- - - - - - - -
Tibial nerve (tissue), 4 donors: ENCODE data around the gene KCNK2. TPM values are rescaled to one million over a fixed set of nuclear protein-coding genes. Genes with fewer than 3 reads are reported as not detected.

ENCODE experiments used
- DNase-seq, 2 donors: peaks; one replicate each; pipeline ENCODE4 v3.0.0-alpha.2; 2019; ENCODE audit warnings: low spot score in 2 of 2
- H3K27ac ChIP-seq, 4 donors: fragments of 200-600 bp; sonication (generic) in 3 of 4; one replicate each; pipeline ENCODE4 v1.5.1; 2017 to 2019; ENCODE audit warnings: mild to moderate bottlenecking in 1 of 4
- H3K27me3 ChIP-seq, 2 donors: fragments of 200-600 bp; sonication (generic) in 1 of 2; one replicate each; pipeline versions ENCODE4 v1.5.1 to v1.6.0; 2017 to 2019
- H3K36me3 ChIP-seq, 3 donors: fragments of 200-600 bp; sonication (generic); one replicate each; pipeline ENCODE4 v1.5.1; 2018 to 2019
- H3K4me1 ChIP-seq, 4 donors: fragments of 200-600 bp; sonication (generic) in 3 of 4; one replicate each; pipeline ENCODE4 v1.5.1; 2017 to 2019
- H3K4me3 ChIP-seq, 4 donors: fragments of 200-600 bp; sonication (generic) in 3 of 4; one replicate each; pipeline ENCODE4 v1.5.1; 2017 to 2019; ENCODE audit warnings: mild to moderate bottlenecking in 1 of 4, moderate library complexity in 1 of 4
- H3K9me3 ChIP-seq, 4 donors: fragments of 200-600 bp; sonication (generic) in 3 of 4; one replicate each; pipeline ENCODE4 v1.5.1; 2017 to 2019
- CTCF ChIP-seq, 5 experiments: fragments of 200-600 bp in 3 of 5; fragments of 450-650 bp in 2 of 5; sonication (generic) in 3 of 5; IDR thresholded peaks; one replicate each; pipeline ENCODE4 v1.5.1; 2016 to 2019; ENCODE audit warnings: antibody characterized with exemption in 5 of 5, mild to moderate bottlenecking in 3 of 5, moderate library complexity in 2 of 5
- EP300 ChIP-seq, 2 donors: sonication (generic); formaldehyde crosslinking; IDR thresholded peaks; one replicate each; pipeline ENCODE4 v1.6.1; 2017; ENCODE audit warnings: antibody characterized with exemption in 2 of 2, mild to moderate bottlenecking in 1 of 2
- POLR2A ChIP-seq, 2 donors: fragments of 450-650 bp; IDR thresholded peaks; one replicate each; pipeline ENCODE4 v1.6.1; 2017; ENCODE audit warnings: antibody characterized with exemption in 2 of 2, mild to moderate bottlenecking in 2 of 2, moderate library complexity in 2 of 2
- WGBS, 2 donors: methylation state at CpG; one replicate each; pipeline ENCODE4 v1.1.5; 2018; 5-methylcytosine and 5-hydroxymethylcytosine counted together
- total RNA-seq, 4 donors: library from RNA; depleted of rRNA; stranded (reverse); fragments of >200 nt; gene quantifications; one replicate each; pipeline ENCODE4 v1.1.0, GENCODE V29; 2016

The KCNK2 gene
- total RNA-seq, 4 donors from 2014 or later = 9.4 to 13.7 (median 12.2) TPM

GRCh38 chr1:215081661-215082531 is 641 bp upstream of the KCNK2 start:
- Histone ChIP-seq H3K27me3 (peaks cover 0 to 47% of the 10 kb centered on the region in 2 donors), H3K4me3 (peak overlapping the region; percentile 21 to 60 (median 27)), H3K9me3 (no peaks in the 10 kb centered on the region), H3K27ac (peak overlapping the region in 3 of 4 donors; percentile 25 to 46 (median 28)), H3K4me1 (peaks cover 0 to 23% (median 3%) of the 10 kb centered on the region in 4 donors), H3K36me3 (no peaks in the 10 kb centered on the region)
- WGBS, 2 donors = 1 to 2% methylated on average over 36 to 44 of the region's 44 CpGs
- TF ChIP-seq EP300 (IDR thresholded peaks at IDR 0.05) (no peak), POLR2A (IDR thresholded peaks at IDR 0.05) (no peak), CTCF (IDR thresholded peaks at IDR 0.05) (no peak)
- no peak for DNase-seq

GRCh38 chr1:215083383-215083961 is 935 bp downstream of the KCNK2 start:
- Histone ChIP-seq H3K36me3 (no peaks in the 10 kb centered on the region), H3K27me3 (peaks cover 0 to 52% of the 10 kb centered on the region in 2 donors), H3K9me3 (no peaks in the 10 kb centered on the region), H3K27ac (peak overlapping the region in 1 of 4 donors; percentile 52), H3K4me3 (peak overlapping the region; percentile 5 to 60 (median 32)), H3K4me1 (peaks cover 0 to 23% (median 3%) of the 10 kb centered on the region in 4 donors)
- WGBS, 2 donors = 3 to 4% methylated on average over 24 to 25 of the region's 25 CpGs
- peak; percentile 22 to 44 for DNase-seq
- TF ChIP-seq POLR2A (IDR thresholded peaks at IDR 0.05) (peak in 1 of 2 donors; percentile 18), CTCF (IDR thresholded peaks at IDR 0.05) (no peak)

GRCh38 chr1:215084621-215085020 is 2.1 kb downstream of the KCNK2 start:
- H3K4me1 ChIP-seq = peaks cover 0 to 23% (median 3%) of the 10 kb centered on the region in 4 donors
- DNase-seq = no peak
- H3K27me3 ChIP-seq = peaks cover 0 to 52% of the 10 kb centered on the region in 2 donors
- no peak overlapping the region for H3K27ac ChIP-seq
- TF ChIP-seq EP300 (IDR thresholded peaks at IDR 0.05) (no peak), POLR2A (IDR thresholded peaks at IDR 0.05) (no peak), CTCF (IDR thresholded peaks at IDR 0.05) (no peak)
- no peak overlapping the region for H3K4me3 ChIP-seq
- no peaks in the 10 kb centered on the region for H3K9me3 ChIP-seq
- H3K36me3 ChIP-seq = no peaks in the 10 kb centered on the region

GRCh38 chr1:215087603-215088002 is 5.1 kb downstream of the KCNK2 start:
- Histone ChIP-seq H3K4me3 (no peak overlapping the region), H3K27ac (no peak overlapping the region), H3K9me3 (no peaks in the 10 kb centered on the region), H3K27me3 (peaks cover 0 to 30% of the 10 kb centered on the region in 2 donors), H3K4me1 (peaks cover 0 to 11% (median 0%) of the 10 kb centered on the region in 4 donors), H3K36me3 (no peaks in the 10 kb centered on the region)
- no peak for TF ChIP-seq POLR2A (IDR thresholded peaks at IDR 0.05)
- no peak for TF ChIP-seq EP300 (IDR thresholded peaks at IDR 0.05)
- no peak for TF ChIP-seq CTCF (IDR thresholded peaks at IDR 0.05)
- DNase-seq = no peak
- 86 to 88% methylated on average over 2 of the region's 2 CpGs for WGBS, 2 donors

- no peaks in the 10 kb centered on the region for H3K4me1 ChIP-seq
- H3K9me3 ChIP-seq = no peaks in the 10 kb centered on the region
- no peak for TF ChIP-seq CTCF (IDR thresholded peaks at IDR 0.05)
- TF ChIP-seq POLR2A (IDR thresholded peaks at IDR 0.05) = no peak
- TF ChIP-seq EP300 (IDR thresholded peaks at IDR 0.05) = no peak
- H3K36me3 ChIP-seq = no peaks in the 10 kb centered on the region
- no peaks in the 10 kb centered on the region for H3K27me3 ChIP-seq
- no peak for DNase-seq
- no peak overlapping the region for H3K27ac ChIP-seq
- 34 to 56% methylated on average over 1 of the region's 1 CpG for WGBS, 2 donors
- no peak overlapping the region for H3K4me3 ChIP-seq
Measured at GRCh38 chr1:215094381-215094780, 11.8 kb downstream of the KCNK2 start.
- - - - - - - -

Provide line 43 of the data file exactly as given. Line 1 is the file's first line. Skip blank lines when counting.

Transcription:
- no peaks in the 10 kb centered on the region for H3K4me1 ChIP-seq